Oh, we all know how it happens. One beautiful Thursday morning an unsuspecting college student pulls out her hoodie to go to Anthropology 101 though the post-apocalyptic weather. She’s brave and determined. Her hoodie announces her rightful belonging to the institution. Then suddenly, she notices…Everyone is wearing blue fascinator hats. Even Professor Salter. How did the student not get the memo? Between “in” and “out,” between “belonging” and “non-belonging”, there’s an easily crossable line.
Fine, trends don’t actually work like that. They make their way into our lives slowly through the initial stage of “What the hell is this strange fad?” to the final late-to-the-party purchase. But while sometimes it seems like some Higher Fashion Entity is controlling the meaning of the word “fashionable,” it doesn’t quite happen that way. Especially not nowadays.
So, let’s dive deep into the only question more important than where humans come from: Where do fashion trends come from?
Fashion blogs like us can write articles like “5 Spring Fashion Trends to Look Out For” because fashion shows repeat themselves. But fashion show trends don’t come about in the way you might think.
Runway-inspired trends give off the impression that, say, Donatella Versace and Tom Ford came together for a green smoothie and decided to brainstorm ideas. “Victorian?” suggested Ford and they both drew their own versions that later achieved physicality and strolled down the catwalk to a futuristic soundtrack. But, in fact, designers are usually very secretive about what they are working on and the common threads in trends are achieved differently.
Firstly, common trends between shows appear because humans are humans – our brains are essentially only processing machines. That’s why every seemingly “new” idea is actually just a recombination of other bits and pieces of information to which the mind has had exposure. Given how small the fashion world is and how few its capitals, it is no surprise that successful designers are often inspired by the same things: major art events, emerging bands, popular bloggers, and upcoming wonderfully pretentious movies. That’s why runway shows are generally different interpretations of the same themes.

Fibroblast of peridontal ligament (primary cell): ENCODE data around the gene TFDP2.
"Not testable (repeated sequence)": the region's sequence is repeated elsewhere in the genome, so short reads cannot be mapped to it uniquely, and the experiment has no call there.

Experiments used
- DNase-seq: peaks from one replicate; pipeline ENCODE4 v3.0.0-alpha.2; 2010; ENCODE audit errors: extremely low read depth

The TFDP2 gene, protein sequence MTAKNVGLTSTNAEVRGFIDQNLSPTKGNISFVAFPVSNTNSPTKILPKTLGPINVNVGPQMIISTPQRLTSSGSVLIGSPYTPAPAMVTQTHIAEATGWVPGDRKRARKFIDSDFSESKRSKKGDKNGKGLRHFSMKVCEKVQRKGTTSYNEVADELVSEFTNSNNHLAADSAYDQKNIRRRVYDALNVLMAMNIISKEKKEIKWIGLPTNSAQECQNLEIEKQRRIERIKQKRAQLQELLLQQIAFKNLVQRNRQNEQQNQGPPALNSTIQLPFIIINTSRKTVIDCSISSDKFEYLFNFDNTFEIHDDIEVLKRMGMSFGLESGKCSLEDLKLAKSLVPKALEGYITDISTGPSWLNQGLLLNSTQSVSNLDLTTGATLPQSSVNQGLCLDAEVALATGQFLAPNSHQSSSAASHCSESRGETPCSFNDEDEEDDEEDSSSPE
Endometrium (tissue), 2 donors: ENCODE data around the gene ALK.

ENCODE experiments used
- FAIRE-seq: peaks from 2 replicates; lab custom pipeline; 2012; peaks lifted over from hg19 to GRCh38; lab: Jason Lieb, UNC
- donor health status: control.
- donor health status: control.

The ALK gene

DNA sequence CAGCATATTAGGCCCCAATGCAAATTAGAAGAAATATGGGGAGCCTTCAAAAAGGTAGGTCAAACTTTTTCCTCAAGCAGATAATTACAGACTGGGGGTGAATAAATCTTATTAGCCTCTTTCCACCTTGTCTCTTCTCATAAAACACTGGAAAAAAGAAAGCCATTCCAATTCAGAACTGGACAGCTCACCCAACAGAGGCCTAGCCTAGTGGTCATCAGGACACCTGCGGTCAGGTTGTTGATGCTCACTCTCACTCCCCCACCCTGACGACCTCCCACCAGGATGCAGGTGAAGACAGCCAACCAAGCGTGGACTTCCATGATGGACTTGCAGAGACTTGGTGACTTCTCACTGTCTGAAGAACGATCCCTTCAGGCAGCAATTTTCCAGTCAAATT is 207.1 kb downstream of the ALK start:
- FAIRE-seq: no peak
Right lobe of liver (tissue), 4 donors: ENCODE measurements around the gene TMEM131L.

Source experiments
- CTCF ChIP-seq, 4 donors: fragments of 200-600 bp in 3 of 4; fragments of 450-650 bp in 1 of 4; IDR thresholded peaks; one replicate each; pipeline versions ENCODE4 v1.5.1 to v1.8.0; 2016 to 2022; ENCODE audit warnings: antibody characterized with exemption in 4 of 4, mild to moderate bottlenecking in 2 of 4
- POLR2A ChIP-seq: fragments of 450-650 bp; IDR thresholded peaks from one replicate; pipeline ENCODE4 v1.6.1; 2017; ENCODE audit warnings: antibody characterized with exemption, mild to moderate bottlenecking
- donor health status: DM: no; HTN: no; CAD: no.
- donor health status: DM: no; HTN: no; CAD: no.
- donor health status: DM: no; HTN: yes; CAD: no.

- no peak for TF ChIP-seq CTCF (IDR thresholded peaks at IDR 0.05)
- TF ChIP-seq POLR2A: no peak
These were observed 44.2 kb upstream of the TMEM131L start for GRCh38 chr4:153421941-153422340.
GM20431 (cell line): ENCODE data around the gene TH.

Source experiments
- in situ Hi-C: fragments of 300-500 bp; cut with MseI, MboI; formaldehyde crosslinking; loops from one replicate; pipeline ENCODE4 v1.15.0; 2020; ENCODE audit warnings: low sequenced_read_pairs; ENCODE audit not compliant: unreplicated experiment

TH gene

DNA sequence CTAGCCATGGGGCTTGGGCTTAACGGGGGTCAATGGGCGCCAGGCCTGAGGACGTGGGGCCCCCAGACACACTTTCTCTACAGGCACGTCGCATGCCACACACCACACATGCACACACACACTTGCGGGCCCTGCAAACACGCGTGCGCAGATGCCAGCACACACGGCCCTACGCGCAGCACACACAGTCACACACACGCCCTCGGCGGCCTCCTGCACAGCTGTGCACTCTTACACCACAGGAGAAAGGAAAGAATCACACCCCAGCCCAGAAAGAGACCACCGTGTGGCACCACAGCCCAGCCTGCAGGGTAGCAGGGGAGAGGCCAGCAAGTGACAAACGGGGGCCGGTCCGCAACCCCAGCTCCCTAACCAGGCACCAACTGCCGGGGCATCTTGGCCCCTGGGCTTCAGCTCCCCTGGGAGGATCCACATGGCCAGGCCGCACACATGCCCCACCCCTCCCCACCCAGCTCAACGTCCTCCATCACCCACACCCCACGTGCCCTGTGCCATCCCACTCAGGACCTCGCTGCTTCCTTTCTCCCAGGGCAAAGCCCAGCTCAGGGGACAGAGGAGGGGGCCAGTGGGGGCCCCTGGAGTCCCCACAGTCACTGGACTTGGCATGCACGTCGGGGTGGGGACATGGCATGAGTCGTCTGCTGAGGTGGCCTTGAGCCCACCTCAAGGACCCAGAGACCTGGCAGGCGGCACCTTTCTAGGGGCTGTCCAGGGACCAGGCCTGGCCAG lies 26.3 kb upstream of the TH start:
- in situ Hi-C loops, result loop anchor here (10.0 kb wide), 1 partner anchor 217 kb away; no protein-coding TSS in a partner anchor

Secondly, these trends emerge because the humans interpreting these shows are…again, human. Our brains have an exquisite talent for systemizing and finding patterns. Journalists find – and even create – these patterns when compiling lists of trends for their readers. If one can’t group different runway looks by theme, one can always find repeating textures or colors, shapes or moods. There’s literally always something that repeats.
While we’re on the subject, let me just tell you a secret – all colors are pretty much fashionable at all times. No one has the power to deem the degree to which the spectrum of light interacts with your retinas “out of style”… no matter what they may claim.
Girls from the Pictures
So, designers create what they create, inspired by whatever they’re inspired by, but many of the runway looks are not ready-to-wear. In other words, they transcend mere casual clothing and achieve the status of “art”. But it takes more than a cool, boundary-pushing concept for a piece to become the next must-have.
Couture asks a simple question: “Why not?” Why can’t you wear a reversed triangle hat with mirror cones on it? Why can’t you bring back Marie Antoinette dresses, except with embroidered internet memes on them? Why can’t you wear a meat dress?
The question is admired, but usually from distance: Most people don’t want to wear weirdness to Anthro 101, so many designer trends don’t reach the masses. The people who help these trends to reach commoners like us are the ones marketing specialists call Early Adopters and Influencers. Otherwise known as The Girls from the Pictures.